Provides an excellent overview of the history of the American economy. I knew many of the individual elements of this history, but it shined a light on a lot of the gaps in my knowledge and illustrated very well how they all tie together. It doesn't go particularly in-depth into most of the specific aspects of this history -- the book is broken into numerous 2-to-4 page vignettes which could each themselves be an entire book -- but Land of Promise serves as a strong, comprehensive broad overview Provides an excellent overview of the history of the American economy. I knew many of the individual elements of this history, but it shined a light on a lot of the gaps in my knowledge and illustrated very well how they all tie together. It doesn't go particularly in-depth into most of the specific aspects of this history -- the book is broken into numerous 2-to-4 page vignettes which could each themselves be an entire book -- but Land of Promise serves as a strong, comprehensive broad overview, and a good starting point for anyone looking to improve their understanding of the American economy.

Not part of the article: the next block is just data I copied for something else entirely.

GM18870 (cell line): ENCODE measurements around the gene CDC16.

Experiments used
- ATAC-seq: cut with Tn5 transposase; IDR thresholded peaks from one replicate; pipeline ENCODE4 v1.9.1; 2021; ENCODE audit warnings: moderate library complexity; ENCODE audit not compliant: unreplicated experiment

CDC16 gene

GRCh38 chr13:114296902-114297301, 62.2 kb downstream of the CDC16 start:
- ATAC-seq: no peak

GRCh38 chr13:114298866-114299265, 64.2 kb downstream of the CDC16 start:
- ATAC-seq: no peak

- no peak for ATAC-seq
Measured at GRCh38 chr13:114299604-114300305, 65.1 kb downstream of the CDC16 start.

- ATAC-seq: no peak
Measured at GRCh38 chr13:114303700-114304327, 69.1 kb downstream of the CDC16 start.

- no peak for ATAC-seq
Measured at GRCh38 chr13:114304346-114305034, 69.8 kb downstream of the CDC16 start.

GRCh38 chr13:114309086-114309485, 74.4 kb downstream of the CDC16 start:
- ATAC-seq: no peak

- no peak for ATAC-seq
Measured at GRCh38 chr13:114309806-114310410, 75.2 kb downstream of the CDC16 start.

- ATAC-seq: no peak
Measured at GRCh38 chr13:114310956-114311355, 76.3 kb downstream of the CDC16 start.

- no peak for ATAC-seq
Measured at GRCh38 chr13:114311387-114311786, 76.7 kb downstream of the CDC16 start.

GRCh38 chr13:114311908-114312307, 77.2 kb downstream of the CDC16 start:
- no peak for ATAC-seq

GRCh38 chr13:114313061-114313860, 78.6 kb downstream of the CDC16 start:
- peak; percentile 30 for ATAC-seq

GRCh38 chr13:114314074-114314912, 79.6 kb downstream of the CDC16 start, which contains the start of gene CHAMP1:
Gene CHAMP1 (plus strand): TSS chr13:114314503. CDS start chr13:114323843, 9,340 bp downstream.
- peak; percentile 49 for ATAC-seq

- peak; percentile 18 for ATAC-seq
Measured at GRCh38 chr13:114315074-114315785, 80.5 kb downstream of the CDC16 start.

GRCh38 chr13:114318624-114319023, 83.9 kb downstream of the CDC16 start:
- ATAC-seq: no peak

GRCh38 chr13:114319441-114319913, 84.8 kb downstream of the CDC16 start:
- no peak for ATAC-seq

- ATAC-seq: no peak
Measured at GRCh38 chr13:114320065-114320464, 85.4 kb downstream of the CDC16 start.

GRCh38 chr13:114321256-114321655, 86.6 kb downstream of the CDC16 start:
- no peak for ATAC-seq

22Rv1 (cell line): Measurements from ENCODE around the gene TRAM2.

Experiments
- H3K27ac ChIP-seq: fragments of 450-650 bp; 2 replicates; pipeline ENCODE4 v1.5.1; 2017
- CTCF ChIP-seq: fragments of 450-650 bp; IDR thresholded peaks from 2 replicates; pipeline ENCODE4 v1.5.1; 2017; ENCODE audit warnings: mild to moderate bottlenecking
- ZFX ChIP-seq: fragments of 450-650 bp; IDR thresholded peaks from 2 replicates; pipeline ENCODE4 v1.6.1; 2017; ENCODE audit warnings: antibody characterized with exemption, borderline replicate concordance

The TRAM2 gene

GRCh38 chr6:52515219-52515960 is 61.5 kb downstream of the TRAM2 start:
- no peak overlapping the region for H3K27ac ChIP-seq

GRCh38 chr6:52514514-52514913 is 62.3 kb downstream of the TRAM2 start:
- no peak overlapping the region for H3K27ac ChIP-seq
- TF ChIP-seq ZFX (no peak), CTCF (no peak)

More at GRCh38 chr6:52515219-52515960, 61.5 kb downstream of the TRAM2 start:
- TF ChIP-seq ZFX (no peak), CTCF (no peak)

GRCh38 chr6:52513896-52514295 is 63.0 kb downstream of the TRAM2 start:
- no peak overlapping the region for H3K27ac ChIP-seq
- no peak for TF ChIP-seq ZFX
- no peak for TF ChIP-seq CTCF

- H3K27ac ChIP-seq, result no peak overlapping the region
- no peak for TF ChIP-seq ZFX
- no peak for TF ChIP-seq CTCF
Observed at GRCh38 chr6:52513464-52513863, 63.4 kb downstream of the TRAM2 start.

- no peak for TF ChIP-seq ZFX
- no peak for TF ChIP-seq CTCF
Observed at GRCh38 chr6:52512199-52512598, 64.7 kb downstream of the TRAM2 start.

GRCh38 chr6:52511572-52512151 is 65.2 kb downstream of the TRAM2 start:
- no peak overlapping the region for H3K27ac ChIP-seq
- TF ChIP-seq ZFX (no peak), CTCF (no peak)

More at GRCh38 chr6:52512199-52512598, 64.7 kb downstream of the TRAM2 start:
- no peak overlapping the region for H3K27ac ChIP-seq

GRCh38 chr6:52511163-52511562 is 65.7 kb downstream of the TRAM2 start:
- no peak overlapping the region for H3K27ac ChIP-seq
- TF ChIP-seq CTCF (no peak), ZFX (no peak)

14. 5 out of 5

    Graham Clark